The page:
At the top end of the educational spectrum, there are the gifted students. They are the estimated 10% of youngsters in most school systems who tend to excel at just about everything they do. School is their natural habitat.
And there are special programs and an array of scholarships to help them reach their highest potentials.
At the opposite end, there are the low achievers. They are the kids with the physical, mental or emotional handicaps that limit what they can do in school.
And there are special programs, required by law and specially funded, to help them deal with their limitations.
Now, says McKinley Nash, superintendent of the Centinela Valley Union High School District, let's hear it for the "forgotten middle."
That's the 60% to 70% of the student population, lumped between the high and low achievers, that rarely sees a special program put together just for them, he says.
So let's talk, he says, about the low-maintenance, average kids who follow the well-trodden paths through the school system. They are expected to stay out of trouble, pick up some useful knowledge from basic courses geared to their average abilities and then march on to whatever awaits them in the outside world.
But that outside world has changed, Nash says, and society can no longer afford to neglect the schooling of its great majority--not if it wants to turn out workers and citizens who can compete successfully in a complex high-tech culture.
"The growing need is for a much better-educated, more enlightened population," he said. "To achieve that goal, we have to start with the assumption that kids in the middle are capable of much more than we are expecting of them now."
Nash, who joined the Centinela Valley district five years ago, is not one to state a problem without a plan to solve it.
His plan, launched this year in the 6,000-student district, is summarized in its title: Assessment, Planning, Programming and Intervention, or APPI--an acronym that peppers conversations on the subject with district officials, parents and students.
APPI means an early search in the system's feeder schools for average students with more-than-average potential, getting their parents involved, writing contracts on what everybody is supposed to do, starting the willing and able kids on college-preparatory tracks and then standing by with counselors to help if a student starts to falter.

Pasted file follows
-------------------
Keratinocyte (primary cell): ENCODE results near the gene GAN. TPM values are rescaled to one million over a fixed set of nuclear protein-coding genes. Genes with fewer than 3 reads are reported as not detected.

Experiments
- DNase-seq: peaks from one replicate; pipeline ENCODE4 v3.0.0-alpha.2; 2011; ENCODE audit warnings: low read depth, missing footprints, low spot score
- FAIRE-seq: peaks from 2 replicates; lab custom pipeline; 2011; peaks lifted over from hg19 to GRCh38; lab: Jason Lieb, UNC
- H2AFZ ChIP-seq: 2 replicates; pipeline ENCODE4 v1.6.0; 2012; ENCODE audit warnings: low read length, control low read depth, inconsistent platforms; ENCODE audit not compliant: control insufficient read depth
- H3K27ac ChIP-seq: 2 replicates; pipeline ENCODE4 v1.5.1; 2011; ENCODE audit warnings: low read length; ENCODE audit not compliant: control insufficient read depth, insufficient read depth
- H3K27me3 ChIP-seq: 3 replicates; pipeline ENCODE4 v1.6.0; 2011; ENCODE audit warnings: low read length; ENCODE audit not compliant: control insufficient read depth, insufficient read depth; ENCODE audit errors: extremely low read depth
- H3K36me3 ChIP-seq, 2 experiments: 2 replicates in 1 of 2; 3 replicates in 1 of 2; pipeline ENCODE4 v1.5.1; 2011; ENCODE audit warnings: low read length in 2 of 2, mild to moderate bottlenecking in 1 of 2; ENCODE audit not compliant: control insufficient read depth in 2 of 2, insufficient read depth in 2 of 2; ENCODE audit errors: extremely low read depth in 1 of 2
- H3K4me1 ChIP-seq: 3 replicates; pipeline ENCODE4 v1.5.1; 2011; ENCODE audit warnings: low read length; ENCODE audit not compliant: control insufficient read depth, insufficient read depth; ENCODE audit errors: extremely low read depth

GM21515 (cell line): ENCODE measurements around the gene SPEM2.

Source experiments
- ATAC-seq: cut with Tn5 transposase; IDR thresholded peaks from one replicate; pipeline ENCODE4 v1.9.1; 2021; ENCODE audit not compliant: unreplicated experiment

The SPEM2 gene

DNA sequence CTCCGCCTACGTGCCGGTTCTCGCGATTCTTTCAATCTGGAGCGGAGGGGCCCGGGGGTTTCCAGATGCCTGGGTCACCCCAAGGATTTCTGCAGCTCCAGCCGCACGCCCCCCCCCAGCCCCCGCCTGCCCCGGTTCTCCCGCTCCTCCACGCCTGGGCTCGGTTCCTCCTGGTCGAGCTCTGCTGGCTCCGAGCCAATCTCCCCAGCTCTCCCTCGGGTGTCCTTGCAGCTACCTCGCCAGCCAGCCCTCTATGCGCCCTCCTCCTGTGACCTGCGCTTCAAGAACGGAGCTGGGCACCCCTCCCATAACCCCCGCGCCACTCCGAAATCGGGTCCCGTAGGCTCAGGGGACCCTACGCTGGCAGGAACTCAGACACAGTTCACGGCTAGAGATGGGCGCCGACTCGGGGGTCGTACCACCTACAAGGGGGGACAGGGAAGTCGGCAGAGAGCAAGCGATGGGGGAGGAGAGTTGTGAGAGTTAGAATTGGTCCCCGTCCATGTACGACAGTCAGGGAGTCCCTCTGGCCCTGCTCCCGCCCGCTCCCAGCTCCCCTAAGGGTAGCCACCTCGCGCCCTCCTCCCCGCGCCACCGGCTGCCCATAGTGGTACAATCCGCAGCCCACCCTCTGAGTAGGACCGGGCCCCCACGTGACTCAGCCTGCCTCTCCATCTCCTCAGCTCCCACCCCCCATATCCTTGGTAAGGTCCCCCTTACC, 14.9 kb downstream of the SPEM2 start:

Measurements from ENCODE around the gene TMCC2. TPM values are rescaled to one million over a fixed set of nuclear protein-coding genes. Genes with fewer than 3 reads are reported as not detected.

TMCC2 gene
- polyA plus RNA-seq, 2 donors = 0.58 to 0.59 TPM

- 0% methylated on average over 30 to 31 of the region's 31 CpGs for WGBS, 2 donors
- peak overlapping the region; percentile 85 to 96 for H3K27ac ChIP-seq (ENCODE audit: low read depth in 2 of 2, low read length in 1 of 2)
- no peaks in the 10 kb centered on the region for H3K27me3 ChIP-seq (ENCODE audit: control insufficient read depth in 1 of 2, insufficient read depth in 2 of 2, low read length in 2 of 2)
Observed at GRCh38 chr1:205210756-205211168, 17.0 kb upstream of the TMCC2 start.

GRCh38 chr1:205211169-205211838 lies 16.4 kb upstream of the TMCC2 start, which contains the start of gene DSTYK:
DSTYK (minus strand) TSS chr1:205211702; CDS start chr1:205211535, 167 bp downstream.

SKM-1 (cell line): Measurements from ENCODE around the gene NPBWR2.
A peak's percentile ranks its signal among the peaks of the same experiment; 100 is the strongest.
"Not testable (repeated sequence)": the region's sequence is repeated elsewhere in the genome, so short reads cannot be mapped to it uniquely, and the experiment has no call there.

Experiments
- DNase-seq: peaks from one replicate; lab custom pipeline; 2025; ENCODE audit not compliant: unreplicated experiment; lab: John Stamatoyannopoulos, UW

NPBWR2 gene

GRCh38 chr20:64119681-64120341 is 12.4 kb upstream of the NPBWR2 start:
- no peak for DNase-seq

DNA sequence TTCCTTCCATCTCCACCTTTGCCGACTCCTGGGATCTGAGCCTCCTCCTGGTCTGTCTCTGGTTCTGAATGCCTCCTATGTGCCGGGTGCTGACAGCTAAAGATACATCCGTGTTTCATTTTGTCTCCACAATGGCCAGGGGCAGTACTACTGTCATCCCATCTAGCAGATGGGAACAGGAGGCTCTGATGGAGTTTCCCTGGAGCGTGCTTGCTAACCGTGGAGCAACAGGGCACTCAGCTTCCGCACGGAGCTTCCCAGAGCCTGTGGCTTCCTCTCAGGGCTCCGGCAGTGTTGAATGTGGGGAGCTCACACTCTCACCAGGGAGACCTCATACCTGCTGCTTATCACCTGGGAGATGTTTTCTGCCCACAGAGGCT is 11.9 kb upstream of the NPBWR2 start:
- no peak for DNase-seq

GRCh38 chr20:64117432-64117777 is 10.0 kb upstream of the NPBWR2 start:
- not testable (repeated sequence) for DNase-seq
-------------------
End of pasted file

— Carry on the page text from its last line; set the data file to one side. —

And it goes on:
"Average is a relative term," Nash said. "It is often applied in school systems to students who have never been challenged to reach for higher goals, to stretch for their maximum potential."
However, to get the middle-group kids to stretch, Nash says, schools must provide a carefully structured program that guides them over every step of what is, for most, an unfamiliar path of high expectations.
Part of Statewide Movement
The middle group, in short, needs a special program, too.
Nash's program, an outgrowth of a project that he devised for an Illinois school where he served as principal in the early 1970s, is in line with statewide efforts in recent years to raise the academic performance of all of California's public school children.
Those efforts, led by state schools Supt. Bill Honig, were institutionalized by the 1983 School Reform Act, which added math and science courses to the standard curriculum and provided incentives to upgrade teaching and counseling skills.
Most districts are still preoccupied with raising the academic curve for all their students, but a few, including the South Bay Union and Palos Verdes Peninsula school districts, have joined Centinela Valley in trying to do something special for their middle groups.
The size and special needs of the middle group in any district depend on a variety of social and economic factors, Nash says.
He says the affluent Peninsula and Beverly Hills districts, for example, have smaller middle groups and more higher achievers, while predominantly minority schools nationwide tend to rank lower overall in test scores and in the size of their middle groups.
Centinela Valley, which has a minority population of 72%, generally fits the national profile, Nash says, pointing out that language and cultural differences add to the difficulties that average students must overcome to achieve higher academic levels.
District test scores have been improving over the last four years, but are still below county and state averages. Only 20% of Centinela Valley's seniors go on to a community college or university, with less than 3% immediately entering four-year institutions, Nash says.
By comparison, the Peninsula and Beverly Hills districts send more than 90% of their graduates to college. About 65% of Peninsula seniors go straight to universities.
"What we have is a district that is rich in people and diversity," Nash said. "But we are badly under-represented in universities and colleges and in the higher level careers out there in the workplace."
One measurable result of the project so far, Nash says, is a 10% increase in the number of ninth-grade students taking college-preparatory courses. About 43% of incoming freshmen at the district's two comprehensive schools, Leuzinger and Hawthorne High, are enrolled in the program.
The program began early this year when Centinela Valley teachers and counselors visited intermediate campuses in the district's four elementary feeder systems--Hawthorne, Lawndale, Lennox and Wiseburn.
Through standard tests, the students' grade records and classroom teacher recommendations, the district concluded that 45% of the eighth-graders had college potential.
A key to the assessments, said Nancy Guenther, who supervises the program for the district, is the search for any anomalies that might be hiding untapped talents.
For example, she said, a child may have a poor overall grade record and still have talents and interests in at least one field that could be developed. An average IQ also is not necessarily cause for disqualification, she said, since success in school and in life is often determined more by motivation and attitude than by native intelligence.